CD rip experience - XLD vs iTunes

Some chat here lately, again, about cd ripping. I found a cd I bought a few months ago but had never ripped - John Prine’s “German Afternoons.”

Using XLD in secure mode on my Macbook, it hung up for quite a while at track 11 of 12. So I stopped it, ripped track 12 on its own, and tried again to rip 11. It did hang again for quite a while (4 minutes or so) but then it did complete. The Accurate Rip report noted ‘some discrepancies.’

For hoots I thought I’d try it with iTunes. iTunes ripped the track really quickly.

THEN I listened to both tracks. On the XLD ripped track, there were 3 loud ticks in fast succession at one spot. On the iTunes ripped track, at that same general area there were a couple of ticks and also a skip. Visually, the cd looks quite clean.

So iTunes definitely was happy to ignore the errors and not tell me about them, and it definitely did a worse job. But XLD could not avoid the error either.

(Any ideas for an even better rip? Or maybe I just need to buy a download if I really care, which I don’t that much.)

I rip with a Unitiserve, and on the very rare occasions that it is unable to rip a CD, doing it on iTunes has invariably worked. This has usually been on copy protected CDs.

dBpoweramp’s Advanced Options might help, I’ve used Secure Rip to fix a few clicky discs. But if you don’t have dBpoweramp & its just one disc you want to fix, then buy a download copy.
But if you do a lot of ripping, dBpoweramp is my choice first & last.


I have downloaded a trial version; I’ll see if it can do anything thanks!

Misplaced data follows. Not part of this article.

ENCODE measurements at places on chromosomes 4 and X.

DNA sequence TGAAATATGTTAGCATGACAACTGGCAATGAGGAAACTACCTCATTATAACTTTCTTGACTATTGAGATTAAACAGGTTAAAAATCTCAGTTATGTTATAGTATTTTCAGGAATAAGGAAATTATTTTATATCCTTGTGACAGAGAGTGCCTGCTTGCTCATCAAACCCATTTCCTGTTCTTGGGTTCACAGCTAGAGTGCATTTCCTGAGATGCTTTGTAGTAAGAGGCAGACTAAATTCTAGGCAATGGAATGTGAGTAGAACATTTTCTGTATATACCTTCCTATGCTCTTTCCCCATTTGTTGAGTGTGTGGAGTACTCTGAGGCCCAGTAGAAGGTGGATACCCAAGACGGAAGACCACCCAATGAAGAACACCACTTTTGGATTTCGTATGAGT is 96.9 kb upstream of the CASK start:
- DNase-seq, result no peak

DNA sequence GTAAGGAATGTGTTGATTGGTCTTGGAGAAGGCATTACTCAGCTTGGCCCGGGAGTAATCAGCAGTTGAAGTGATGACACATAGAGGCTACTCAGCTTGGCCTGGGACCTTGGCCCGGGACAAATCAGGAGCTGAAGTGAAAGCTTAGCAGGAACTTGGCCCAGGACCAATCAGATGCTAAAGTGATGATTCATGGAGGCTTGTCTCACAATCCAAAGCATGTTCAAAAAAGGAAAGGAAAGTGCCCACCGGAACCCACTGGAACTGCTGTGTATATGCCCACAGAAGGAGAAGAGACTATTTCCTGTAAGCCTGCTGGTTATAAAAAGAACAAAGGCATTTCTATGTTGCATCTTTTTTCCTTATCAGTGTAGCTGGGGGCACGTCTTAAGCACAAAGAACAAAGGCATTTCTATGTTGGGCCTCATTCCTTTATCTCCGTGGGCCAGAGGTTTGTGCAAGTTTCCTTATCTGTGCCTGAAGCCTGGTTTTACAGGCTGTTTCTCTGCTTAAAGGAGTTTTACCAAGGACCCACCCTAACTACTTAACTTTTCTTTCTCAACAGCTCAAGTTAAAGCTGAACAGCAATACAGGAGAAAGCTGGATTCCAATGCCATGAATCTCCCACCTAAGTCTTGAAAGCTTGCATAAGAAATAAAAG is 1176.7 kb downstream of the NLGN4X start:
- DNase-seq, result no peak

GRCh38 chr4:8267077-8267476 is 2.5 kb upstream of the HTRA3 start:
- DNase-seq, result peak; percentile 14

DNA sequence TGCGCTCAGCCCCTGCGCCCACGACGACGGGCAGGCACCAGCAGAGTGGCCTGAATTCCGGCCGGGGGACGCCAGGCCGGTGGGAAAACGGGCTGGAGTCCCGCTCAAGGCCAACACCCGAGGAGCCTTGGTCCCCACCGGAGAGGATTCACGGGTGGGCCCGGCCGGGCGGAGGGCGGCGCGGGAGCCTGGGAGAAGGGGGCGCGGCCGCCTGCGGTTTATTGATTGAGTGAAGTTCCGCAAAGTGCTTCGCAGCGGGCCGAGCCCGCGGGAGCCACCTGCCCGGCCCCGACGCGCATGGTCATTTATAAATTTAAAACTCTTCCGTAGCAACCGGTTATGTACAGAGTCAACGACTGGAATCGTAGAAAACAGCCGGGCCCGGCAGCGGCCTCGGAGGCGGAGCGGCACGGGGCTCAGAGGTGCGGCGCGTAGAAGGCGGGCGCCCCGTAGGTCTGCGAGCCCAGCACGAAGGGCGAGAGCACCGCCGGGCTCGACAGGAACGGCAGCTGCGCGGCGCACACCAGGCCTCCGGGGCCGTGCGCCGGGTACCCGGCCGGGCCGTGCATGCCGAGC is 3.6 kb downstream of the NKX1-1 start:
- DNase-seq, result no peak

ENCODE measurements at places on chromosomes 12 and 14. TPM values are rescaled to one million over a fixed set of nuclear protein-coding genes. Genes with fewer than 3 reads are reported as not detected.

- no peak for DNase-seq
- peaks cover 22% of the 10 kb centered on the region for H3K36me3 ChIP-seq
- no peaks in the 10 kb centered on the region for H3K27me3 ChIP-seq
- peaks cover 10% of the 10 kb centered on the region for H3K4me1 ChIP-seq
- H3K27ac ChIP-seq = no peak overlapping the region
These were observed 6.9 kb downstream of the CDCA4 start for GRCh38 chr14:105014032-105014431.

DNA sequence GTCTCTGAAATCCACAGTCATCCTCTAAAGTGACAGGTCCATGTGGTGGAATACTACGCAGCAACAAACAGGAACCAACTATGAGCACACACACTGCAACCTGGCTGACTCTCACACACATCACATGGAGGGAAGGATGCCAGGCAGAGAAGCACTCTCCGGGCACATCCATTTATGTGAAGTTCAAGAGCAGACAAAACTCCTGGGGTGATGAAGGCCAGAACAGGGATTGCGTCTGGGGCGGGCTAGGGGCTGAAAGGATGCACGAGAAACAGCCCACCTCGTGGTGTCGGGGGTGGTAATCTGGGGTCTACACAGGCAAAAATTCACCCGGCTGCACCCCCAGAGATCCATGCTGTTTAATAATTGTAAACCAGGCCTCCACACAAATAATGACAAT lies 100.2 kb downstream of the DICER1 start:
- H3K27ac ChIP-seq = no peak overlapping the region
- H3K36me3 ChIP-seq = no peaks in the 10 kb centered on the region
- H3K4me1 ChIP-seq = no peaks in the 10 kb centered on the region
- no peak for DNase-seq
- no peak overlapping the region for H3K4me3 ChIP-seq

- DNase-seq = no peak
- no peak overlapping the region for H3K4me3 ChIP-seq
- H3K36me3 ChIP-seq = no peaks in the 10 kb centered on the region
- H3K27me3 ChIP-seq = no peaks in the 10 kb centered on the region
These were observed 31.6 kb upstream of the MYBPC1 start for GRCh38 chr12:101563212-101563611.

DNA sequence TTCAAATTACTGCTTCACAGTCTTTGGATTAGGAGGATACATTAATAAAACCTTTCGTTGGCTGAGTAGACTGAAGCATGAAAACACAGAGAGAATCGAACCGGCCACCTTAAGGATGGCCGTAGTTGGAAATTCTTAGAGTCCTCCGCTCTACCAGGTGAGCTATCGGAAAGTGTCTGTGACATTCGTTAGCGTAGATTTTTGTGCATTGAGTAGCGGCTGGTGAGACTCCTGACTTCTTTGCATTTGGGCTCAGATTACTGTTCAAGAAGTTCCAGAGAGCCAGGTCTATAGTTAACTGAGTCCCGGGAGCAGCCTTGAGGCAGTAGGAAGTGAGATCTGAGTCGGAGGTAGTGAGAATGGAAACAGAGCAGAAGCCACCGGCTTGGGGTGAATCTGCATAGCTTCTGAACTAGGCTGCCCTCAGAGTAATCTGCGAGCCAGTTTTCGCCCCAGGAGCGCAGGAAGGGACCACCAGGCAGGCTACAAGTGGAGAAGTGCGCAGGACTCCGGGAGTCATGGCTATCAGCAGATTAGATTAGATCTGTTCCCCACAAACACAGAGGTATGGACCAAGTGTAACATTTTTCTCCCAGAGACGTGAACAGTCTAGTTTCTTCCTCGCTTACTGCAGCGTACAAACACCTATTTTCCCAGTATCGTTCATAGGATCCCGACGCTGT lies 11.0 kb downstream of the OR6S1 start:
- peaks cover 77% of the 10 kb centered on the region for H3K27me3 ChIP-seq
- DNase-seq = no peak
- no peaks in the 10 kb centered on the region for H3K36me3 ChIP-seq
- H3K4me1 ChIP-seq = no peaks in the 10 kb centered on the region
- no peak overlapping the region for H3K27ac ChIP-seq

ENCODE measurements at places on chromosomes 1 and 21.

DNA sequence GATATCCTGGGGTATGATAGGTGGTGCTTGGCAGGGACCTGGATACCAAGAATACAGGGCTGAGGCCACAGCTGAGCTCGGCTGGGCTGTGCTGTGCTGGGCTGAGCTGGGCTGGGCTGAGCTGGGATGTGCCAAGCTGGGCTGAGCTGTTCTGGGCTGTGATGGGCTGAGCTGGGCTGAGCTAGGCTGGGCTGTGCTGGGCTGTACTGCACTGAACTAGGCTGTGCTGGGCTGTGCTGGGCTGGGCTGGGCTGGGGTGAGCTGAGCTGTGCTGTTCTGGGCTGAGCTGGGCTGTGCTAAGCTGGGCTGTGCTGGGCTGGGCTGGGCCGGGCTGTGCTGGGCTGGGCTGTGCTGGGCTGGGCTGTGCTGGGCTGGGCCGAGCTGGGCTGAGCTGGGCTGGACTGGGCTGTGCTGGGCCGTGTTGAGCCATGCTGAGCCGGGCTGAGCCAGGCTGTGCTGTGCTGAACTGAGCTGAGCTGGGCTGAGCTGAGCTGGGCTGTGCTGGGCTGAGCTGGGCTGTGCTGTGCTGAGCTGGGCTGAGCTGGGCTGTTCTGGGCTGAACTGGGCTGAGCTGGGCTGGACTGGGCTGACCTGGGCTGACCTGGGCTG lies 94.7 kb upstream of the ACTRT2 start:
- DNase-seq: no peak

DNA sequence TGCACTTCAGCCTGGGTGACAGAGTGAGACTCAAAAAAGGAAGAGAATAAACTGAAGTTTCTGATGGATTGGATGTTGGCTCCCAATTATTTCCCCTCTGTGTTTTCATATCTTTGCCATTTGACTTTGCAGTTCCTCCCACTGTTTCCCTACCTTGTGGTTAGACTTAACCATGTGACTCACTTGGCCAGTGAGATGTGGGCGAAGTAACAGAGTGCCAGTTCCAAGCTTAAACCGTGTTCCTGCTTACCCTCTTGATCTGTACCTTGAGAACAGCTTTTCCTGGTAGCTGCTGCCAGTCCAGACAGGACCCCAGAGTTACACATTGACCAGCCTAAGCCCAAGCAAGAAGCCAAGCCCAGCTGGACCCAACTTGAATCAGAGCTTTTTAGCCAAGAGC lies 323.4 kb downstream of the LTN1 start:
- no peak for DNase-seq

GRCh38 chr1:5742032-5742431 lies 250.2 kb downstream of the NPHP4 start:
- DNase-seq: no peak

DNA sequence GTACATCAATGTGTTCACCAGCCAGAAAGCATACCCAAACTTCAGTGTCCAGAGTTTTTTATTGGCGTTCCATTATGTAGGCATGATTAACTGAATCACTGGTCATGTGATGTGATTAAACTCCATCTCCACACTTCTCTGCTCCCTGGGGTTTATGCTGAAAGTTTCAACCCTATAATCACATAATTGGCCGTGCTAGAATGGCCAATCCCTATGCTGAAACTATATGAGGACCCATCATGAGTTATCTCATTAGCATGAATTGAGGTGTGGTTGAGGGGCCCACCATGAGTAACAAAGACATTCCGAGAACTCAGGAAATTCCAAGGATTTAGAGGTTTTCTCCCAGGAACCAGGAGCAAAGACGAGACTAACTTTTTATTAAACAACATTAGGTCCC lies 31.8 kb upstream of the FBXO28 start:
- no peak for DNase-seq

Interestingly, the dbPoweramp rip has 6 audible clicks at that spot, whilst XLD’s rip has 3, and iTunes’ clicks and skips. I re ripped the track with dbPoweramp in secure mode a couple of times, but that was the best it could do. It’s a bad disc, for sure.

The trail version does not include Secure Ripping or C2 Pointers, so I don’t think it has the software to do what you want.

sorry I actually paid to register this time…what’s the best way to use it with a bad disc? I tried secure re-rip and just now tried the ‘matching crc’ option to see if it’s any different
Edit: the ‘matching crc’ result was a disaster! much worse than ‘secure’

I use Ultra Secure, its succeeded with all but one defective disc - that’s a disc with CD rot in the last (outer) track. It seems to fix the small damaged pits such as with a simple scratch, but it has its limitations

why not something like that, for around 400 GBP:

Astell and Kern cd ripper. with usb c cable .

image image

You might try secure rip with a higher read speed. Actually skipping leads to clicking in the file. And slower speads, while better for reliable extraction of readable data, are prone to allowing a laser to be led off course as it tracks a scratch instead of pit lane. The trick is to find a blance where you increase the speed to make reads more scratch tolerant, but not so much that AccurateRip results start failing.

That said, I have 3 discs that no Secure Mode has ever been able to read without skipping in any speed and I had to settle for Burst Mode and no AccurateRip confirmation.

All 3 were used as coasters at a party in my teens.

Because I have no evidence that it will do a better job with a disc with an error than dbPoweramp. I rip very few discs these days - one a month. My Apple cd drive into my Macbook typically produces rips that Accurip says are good. Maybe that is a magic device - I just dont know.

unfortunately only one person ( DB) has compared different software for cd ripping. We lack information and members feedbacks on that.